I don’t understand why people feel like they need to do something on Christmas Eve and Christmas Day. There are many Jewish parties for singles on Christmas Eve. Why does it have to be then? Why can’t it be on a random Saturday or Sunday night? I just don’t get why Jews feel like they have to do something on Christmas. Just do nothing, sit back, and let other religions celebrate their holiday, just as they let us celebrate our holidays (in most places and eras).

Aside from the fact that Jews, and anyone else who doesn’t celebrate Christmas should just stay home and clean their houses, there are also the employees who work at the various places open on Christmas to think about. Even if the employees working Christmas day are not celebrating Christmas, I’m sure they would rather be at home relaxing just like the rest of us on our day off.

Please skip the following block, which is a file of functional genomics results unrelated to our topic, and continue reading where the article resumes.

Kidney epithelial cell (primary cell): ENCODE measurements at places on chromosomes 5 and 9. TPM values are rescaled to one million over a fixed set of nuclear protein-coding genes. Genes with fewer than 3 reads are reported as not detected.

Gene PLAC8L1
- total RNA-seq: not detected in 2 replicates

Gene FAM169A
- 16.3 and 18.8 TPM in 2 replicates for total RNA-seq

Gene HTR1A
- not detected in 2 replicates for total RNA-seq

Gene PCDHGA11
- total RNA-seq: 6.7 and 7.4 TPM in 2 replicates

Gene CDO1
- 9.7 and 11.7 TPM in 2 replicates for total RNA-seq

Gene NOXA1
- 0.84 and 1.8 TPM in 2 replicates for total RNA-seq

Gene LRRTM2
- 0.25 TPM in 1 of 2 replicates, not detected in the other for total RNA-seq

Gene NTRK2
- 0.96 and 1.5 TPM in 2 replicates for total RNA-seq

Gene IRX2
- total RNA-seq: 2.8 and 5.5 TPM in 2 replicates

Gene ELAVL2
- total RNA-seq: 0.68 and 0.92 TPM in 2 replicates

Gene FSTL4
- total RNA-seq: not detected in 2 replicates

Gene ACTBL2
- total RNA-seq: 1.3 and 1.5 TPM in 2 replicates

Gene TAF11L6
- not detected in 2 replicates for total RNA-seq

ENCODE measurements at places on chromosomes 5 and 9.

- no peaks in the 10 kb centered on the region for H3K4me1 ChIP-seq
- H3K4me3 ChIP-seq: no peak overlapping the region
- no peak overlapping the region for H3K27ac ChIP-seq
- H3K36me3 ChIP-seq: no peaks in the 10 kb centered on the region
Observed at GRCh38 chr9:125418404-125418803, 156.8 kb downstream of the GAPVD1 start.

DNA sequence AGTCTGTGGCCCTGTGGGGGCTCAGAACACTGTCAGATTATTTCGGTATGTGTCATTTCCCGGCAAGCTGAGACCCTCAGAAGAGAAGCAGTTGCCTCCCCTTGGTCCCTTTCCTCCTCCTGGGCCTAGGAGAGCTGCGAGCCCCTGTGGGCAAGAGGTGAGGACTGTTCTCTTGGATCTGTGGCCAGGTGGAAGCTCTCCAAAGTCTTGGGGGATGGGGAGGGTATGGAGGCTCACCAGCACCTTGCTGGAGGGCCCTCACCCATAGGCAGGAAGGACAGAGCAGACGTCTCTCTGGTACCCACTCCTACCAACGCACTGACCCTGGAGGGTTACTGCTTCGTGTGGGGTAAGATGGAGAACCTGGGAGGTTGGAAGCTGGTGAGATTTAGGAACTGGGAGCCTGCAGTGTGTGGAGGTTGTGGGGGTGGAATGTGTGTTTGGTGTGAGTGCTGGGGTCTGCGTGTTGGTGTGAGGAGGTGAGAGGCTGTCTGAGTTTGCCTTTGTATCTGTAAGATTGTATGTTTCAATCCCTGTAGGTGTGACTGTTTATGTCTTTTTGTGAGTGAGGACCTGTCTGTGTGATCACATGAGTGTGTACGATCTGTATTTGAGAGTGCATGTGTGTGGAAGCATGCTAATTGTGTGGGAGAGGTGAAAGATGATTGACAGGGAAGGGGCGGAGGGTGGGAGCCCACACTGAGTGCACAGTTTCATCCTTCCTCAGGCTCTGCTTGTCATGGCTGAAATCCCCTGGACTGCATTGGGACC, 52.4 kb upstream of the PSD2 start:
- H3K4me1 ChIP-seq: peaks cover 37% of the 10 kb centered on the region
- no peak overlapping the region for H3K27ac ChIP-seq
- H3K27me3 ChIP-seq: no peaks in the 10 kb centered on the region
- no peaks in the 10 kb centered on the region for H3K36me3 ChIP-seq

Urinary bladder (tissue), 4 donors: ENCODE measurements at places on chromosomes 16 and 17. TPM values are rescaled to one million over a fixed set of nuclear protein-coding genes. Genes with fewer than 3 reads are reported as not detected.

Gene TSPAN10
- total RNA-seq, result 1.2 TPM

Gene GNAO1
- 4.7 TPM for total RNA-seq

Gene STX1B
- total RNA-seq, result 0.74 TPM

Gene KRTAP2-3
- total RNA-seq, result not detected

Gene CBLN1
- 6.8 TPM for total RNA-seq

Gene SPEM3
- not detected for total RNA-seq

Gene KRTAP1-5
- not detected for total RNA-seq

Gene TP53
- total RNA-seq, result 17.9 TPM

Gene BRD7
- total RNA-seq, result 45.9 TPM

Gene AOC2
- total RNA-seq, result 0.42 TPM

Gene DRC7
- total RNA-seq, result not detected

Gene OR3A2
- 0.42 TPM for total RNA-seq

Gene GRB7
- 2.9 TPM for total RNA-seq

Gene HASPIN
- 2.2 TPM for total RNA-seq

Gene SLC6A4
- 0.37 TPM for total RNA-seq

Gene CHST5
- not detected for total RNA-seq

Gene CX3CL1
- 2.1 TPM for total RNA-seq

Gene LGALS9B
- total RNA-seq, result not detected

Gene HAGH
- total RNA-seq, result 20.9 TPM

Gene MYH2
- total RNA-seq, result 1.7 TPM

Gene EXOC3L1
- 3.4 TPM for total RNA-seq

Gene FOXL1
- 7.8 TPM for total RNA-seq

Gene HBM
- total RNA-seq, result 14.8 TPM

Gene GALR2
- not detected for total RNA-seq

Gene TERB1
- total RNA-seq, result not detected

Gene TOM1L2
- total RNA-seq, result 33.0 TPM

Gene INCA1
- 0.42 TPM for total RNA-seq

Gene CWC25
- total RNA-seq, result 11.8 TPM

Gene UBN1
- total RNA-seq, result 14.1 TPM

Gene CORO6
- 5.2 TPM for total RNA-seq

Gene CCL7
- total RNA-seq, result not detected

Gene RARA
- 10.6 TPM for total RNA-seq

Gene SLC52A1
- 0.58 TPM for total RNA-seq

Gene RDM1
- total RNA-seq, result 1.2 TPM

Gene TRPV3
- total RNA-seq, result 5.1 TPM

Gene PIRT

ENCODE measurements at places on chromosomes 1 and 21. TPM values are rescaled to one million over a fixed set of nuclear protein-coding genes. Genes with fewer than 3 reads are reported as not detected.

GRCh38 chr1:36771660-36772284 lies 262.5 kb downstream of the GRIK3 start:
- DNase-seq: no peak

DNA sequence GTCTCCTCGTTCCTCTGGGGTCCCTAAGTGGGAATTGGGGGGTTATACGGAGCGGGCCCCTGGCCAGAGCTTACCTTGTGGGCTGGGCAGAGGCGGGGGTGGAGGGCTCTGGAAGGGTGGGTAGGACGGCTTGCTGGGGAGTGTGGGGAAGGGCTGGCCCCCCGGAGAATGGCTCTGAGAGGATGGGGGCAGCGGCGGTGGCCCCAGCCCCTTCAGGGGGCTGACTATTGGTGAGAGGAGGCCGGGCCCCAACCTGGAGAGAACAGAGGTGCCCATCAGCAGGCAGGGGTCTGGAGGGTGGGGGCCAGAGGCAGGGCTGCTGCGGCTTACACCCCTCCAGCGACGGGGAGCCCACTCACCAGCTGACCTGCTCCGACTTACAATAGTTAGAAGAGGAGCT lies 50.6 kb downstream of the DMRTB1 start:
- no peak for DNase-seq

Resist the urge to go get Chinese. Resist the urge to go see a movie. And try to resist the urge to go to the emergency room! That’s really a shout out to my favorite nurse and paramedic, my sister and brother-in-law, respectively, who will be working Christmas Eve in the emergency room and on the ambulance. As all good Jews should do. Just like we take off for our holidays and the non-Jews take over and work for us, we should work on their holidays to allow them the space to take off.

So, whether you celebrate Christmas or you’re just celebrating a day off of work, have a Merry Christmas or an awesome day off of staying home and just doing nothing! And remember, just be okay with the fact that you’re staying home and doing nothing

What am I supposed to do with all of my digital pictures??

This past weekend I spent at my parents’ house with one of my older sisters and her 7 kids. No, my parents don’t live in a mansion. We just squash in so we can spend quality time together, because we love each other. No, we really do.

For much of the weekend, we spent time looking at old photos. My 14, 17, and 18 year old nephews enjoyed looking at the old pictures my parents have as much as my sister and I did. Her 12 and 8 year old daughters liked the pictures too and my kids were looking at the albums too.